From: mill_drill@yahoogroups.com [mailto:mill_drill@yahoogroups.com] On
            Behalf Of Stan Stocker
            Sent: Monday, August 02, 2010 4:03 PM
            To: mill_drill@yahoogroups.com
            Subject: Re: [mill_drill] newbie workholding question

            Greetings,

            MDF is probably your best bet if you're not flooding on coolant and only
            have to make a few. The sides will be parallel and pretty close to
            flat on clean new MDF.

            In some situations it makes sense to screw the work to the MDF, then
            clamp the MDF, in other cases just using the MDF as an expendable spacer
            works fine.

            Parallels can also be useful, but depending on the size of the work and
            the spacing required between parallels the 4mm thickness may flex too
            far to use them.

            If the work is really thin and large, sometimes you sandwich the work
            between sheets of MDF or ply and mill though the upper sheet, the work,
            and into the lower sheet. In the one off work, we usually have to
            settle for safe and successful before we get to elegant or graceful :-)
            Just can't recoup the cost of special fixtures unless there is just no
            other way to get the job done.

            If you have a number of these to knock out, making a spacer sheet of
            some 4+ mm aluminum can be useful. Drill locating holes for pins in the
            blank sheets, take one, and mill out oversize slots. You don't have to
            go through, you can go 3mm deep or so. Going oversize lets you have a
            little room of overshooting or slight alignment oops moments without
            generating scrap. Clamp the whole deal up and start slinging swarf. If
            the spacer is large enough, you can clamp or bolt it down separately and
            swap out the work pieces pretty quickly.

            Take care,
            Stan
          • picclock
            Thanks for the info. The Rick Sparber site has some good ideas, with some pictures even showing him using blocks of wood under the work, so I wasn t far off
            Message 5 of 9 , Aug 2, 2010
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              Thanks for the info.

              The Rick Sparber site has some good ideas, with some pictures even showing him using blocks of wood under the work, so I wasn't far off (lucky guess).

              Best Regards

              picclock

              --- In mill_drill@yahoogroups.com, Malcolm Parker-Lisberg <mparkerlisberg@...> wrote:
              >
              > Take a look at Rick Sparbers site:
              > <http://rick.sparber.org/Articles/tc.pdf>
              > And his general machining info at:
              > <http://rick.sparber.org/ma.htm>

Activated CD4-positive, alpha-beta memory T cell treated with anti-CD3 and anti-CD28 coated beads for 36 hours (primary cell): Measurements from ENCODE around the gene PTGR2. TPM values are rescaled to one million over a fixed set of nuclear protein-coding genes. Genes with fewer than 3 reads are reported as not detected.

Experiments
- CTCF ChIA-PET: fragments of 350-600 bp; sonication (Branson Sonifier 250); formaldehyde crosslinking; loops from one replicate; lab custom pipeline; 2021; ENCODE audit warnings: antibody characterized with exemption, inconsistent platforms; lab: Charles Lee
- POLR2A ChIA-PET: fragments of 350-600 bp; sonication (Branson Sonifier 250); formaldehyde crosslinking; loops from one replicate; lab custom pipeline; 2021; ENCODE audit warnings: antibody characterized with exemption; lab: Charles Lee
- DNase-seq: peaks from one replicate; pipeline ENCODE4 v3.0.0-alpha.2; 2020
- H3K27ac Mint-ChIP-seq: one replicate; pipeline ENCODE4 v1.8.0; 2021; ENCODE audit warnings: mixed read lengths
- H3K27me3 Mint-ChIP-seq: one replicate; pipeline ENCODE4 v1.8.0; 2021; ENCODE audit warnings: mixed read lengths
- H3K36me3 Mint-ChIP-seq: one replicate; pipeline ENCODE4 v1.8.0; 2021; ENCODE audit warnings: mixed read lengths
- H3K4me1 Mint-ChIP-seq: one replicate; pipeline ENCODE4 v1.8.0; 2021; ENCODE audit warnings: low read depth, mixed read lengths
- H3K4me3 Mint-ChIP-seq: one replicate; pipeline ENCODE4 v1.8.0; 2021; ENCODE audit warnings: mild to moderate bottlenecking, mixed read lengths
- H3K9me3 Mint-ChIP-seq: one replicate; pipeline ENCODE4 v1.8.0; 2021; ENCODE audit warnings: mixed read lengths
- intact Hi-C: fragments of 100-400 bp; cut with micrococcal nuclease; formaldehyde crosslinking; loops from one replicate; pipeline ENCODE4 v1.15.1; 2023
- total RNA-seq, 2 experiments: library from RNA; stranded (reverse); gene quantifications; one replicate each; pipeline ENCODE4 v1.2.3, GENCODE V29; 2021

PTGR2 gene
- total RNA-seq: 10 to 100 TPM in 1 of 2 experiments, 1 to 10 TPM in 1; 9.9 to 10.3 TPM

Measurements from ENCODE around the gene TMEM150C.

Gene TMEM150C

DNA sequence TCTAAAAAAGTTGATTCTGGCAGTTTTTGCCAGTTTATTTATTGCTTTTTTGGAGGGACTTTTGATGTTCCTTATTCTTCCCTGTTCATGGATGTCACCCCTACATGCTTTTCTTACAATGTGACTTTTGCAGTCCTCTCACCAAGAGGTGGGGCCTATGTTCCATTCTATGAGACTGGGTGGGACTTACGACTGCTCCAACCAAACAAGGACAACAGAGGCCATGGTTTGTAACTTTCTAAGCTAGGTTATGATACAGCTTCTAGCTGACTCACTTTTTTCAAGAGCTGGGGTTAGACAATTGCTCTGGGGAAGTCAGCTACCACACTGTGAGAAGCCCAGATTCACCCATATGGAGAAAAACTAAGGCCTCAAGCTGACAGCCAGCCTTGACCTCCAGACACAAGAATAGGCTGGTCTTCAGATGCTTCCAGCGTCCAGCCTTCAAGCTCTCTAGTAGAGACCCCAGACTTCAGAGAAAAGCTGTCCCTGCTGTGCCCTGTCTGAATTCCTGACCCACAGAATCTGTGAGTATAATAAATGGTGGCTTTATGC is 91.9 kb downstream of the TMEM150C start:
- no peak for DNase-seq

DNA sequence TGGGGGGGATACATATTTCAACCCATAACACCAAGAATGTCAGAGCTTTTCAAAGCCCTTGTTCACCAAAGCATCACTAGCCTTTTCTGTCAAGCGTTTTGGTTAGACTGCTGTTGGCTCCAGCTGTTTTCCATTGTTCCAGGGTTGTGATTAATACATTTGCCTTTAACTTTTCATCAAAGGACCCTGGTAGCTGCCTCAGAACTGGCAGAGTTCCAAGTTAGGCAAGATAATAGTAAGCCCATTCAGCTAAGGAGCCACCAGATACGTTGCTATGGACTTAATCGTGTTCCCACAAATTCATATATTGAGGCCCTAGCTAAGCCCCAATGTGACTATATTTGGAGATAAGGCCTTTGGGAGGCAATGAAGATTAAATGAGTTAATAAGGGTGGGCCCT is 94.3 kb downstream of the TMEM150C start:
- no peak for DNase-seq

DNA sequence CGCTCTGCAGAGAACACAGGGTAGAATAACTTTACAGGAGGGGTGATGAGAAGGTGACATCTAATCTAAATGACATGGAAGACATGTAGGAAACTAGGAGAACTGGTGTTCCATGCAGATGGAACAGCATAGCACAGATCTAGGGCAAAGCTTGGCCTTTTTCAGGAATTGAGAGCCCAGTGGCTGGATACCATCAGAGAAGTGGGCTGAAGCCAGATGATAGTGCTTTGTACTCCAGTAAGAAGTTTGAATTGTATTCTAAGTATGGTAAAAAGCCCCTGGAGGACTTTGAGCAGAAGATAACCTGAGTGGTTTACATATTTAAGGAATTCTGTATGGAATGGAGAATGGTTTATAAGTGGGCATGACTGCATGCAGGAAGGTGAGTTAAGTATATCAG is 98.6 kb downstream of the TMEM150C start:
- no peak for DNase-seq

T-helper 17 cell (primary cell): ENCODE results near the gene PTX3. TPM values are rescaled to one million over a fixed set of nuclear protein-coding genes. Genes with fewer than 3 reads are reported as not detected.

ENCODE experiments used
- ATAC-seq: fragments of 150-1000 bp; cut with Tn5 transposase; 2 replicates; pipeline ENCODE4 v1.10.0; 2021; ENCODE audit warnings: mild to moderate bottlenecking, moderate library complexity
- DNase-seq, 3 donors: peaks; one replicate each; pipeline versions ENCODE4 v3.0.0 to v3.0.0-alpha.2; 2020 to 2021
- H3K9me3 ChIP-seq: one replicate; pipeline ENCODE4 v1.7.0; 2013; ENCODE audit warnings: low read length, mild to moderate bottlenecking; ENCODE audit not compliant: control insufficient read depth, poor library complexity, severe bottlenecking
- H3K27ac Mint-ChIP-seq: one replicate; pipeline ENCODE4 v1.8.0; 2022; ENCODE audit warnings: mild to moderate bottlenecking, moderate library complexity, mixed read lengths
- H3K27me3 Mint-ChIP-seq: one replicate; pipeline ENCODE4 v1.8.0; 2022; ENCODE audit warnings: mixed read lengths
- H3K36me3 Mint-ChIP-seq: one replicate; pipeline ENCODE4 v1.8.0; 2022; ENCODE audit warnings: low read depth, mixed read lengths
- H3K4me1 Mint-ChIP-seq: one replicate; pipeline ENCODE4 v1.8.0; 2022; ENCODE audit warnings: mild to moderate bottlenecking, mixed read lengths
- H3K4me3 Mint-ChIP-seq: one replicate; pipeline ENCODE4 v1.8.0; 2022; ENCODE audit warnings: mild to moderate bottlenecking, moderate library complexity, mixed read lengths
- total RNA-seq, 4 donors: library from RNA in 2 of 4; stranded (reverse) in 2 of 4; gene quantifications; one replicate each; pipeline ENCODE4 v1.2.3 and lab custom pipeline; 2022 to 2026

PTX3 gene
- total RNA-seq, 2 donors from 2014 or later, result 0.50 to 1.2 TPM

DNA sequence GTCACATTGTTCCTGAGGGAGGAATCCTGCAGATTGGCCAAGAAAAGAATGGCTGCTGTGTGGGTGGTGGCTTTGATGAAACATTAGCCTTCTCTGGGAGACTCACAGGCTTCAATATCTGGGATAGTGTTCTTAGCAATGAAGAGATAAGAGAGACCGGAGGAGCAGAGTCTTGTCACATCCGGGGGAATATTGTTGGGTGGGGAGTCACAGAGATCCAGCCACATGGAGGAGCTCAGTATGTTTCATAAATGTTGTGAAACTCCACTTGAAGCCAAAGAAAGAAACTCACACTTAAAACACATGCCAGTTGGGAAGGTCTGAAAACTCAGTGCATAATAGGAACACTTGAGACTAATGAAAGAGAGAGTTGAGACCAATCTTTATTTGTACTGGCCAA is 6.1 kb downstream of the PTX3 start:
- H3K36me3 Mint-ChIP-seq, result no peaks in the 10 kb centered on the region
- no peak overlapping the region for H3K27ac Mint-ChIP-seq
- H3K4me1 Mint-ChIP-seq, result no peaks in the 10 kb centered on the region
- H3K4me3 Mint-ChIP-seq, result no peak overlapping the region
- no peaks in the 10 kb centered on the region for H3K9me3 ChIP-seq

>
              > Malcolm
              >
              > I don't suffer from insanity I enjoy it!
              >
              > --- On Mon, 8/2/10, picclock <mdare@...> wrote:
              >
              > From: picclock <mdare@...>
              > Subject: [mill_drill] newbie workholding question
              > To: mill_drill@yahoogroups.com
              > Date: Monday, August 2, 2010, 11:12 PM
              >
              >
              >
              >
              >
              >
              >
              >  
              >
              >
              >
              >
              >
              >
              >
              >
              >
              > Hi
              >
              >
              >
              > I need to mill some 4mm aluminium sheet which needs to be clamped to keep it flat. Its too big for a vice which would not support it in the centre anyway.
              >
              >
              >
              > I have a 'proper' clamp set with T nuts and bits and pieces etc. However I can't clamp it directly to the table as the some of the slots I need to cut go through the material and the table would be damaged.
              >
              >
              >
              > Is there a 'right' way to do this ?. Best way I can think of at the moment is to sandwich a piece of mdf or wood under the sheet, then clamp and mill it.
              >
              >
              >
              > Any help much appreciated.
              >
              >
              >
              > Picclock
              >
            • Rick Sparber
              Malcolm, Thanks for the plug but I think the best solution is an extension of what Picclock said. I would sandwich the metal between pieces of MDF, clamp, and
              Message 6 of 9 , Aug 3, 2010
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                Malcolm,

                 

                Thanks for the plug but I think the best solution is an extension of  what Picclock said. I would sandwich the metal between pieces of MDF, clamp, and mill right through the top piece of MDF. It would be messy but I can’t imagine a better support of the work.

                 

                Rick

                 

                From: mill_drill@yahoogroups.com [mailto:mill_drill@yahoogroups.com] On Behalf Of Malcolm Parker-Lisberg